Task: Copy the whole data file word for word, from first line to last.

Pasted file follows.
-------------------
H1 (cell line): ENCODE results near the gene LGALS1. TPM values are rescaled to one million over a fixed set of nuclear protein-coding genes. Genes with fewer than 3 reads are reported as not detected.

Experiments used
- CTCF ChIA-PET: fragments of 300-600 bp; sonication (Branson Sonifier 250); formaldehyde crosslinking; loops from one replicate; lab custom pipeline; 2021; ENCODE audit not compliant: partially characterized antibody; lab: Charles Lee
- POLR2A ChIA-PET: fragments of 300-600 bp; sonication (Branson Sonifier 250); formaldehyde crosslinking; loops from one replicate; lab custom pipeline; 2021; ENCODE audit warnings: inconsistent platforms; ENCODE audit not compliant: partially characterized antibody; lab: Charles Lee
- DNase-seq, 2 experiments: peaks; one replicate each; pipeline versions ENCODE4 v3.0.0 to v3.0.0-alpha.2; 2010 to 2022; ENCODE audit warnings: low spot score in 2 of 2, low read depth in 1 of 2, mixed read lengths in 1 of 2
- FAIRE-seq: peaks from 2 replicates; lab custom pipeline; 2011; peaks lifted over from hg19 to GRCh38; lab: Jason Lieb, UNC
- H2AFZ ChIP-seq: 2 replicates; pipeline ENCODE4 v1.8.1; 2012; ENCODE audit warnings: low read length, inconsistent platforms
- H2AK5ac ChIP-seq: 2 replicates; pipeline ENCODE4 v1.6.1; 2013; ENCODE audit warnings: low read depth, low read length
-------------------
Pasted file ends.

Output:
H1 (cell line): ENCODE results near the gene LGALS1. TPM values are rescaled to one million over a fixed set of nuclear protein-coding genes. Genes with fewer than 3 reads are reported as not detected.

Experiments used
- CTCF ChIA-PET: fragments of 300-600 bp; sonication (Branson Sonifier 250); formaldehyde crosslinking; loops from one replicate; lab custom pipeline; 2021; ENCODE audit not compliant: partially characterized antibody; lab: Charles Lee
- POLR2A ChIA-PET: fragments of 300-600 bp; sonication (Branson Sonifier 250); formaldehyde crosslinking; loops from one replicate; lab custom pipeline; 2021; ENCODE audit warnings: inconsistent platforms; ENCODE audit not compliant: partially characterized antibody; lab: Charles Lee
- DNase-seq, 2 experiments: peaks; one replicate each; pipeline versions ENCODE4 v3.0.0 to v3.0.0-alpha.2; 2010 to 2022; ENCODE audit warnings: low spot score in 2 of 2, low read depth in 1 of 2, mixed read lengths in 1 of 2
- FAIRE-seq: peaks from 2 replicates; lab custom pipeline; 2011; peaks lifted over from hg19 to GRCh38; lab: Jason Lieb, UNC
- H2AFZ ChIP-seq: 2 replicates; pipeline ENCODE4 v1.8.1; 2012; ENCODE audit warnings: low read length, inconsistent platforms
- H2AK5ac ChIP-seq: 2 replicates; pipeline ENCODE4 v1.6.1; 2013; ENCODE audit warnings: low read depth, low read length